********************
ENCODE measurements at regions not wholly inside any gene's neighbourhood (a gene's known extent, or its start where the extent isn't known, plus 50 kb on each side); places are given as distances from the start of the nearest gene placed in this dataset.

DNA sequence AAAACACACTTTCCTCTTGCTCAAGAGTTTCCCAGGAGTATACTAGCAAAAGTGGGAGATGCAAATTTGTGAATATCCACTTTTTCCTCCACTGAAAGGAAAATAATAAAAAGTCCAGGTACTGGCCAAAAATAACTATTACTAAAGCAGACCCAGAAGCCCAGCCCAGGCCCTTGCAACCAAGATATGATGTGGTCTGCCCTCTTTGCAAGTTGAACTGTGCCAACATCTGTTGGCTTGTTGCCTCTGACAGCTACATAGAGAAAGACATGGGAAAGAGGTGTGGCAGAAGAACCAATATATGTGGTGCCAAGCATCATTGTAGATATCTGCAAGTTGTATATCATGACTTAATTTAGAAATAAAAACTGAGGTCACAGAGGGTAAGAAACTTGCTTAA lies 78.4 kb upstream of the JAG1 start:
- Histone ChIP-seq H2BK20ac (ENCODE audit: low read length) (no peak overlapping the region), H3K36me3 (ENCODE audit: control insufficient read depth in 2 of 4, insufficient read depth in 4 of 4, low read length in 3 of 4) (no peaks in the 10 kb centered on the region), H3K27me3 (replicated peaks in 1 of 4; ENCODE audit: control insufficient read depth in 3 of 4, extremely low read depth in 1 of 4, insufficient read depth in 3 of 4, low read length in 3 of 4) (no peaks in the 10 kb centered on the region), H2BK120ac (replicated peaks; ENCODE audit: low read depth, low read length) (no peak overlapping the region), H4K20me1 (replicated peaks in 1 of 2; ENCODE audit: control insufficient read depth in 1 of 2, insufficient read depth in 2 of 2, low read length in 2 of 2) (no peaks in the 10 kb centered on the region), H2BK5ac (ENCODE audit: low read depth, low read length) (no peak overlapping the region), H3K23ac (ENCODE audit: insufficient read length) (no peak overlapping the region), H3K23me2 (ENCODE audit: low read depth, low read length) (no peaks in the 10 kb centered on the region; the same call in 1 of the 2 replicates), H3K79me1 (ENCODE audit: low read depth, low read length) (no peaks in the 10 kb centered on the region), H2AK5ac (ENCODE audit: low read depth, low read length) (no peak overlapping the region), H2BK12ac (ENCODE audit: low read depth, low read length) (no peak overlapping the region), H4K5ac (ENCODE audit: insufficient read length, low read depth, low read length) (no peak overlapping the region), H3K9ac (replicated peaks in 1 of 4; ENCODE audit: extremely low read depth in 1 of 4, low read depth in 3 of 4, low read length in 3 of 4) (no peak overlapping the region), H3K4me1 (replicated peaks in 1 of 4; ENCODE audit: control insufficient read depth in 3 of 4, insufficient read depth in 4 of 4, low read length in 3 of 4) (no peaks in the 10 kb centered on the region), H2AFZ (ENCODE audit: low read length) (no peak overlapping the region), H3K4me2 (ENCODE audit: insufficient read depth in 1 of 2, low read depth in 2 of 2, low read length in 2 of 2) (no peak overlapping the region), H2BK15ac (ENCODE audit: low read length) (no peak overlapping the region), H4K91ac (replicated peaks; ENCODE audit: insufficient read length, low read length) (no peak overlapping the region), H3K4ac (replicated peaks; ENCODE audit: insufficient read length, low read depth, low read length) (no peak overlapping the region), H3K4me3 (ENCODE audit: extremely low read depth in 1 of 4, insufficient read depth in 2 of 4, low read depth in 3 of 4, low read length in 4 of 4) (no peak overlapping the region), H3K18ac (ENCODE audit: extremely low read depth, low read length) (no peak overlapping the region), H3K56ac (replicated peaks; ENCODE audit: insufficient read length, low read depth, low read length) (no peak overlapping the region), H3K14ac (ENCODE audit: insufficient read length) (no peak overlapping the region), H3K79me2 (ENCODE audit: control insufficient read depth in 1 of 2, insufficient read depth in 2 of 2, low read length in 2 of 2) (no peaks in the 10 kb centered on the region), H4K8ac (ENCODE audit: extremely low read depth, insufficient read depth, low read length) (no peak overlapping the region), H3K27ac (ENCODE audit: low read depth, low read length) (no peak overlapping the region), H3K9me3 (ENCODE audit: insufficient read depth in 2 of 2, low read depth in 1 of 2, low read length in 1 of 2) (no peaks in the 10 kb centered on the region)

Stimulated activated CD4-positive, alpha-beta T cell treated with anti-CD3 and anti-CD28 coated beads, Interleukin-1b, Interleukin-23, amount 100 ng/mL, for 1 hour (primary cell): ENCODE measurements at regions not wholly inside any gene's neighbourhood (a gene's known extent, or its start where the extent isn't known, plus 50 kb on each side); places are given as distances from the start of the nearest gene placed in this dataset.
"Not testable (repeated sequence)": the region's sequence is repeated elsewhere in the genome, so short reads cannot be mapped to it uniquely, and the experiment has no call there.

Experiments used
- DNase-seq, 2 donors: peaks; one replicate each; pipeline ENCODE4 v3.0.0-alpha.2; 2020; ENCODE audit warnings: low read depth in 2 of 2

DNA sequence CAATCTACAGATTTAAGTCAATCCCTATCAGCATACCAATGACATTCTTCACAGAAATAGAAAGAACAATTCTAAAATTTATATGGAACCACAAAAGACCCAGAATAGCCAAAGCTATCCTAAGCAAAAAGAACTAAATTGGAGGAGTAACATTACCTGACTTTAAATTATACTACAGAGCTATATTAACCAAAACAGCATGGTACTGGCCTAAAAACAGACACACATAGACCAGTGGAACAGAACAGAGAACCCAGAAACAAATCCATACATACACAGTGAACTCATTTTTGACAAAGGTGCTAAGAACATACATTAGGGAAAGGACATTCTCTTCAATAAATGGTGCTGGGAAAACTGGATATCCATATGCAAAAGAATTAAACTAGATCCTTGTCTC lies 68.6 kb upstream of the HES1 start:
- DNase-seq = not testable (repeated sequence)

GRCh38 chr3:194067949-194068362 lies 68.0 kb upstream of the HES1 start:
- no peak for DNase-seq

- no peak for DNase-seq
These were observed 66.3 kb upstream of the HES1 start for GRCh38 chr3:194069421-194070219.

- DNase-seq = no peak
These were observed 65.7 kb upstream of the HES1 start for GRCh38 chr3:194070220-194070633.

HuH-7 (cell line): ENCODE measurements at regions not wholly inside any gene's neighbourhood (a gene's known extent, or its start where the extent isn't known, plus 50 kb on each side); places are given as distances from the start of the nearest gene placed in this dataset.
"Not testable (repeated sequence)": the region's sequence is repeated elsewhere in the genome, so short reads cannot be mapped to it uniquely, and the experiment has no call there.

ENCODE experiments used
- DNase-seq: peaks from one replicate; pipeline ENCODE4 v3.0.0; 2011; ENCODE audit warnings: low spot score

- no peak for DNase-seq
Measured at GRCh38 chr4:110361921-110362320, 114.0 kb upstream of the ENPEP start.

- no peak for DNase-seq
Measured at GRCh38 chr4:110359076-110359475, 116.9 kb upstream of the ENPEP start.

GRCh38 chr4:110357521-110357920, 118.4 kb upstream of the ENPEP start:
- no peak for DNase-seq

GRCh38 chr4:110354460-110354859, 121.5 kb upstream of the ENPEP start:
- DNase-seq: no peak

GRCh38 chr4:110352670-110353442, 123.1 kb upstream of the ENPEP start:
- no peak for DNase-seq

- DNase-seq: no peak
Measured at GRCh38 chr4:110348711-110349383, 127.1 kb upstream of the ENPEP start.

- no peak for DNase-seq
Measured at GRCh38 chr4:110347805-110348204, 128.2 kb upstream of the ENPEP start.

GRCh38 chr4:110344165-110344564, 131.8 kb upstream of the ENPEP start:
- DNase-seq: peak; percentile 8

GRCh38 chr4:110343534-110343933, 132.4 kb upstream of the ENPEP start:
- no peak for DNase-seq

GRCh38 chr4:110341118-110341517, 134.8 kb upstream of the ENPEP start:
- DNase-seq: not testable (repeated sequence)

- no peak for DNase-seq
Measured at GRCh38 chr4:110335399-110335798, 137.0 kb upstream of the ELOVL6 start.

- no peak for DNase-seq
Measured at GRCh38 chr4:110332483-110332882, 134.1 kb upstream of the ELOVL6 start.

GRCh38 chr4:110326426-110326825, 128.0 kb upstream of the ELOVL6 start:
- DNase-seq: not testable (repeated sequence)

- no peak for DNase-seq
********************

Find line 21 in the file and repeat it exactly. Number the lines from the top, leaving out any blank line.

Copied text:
Measured at GRCh38 chr4:110361921-110362320, 114.0 kb upstream of the ENPEP start.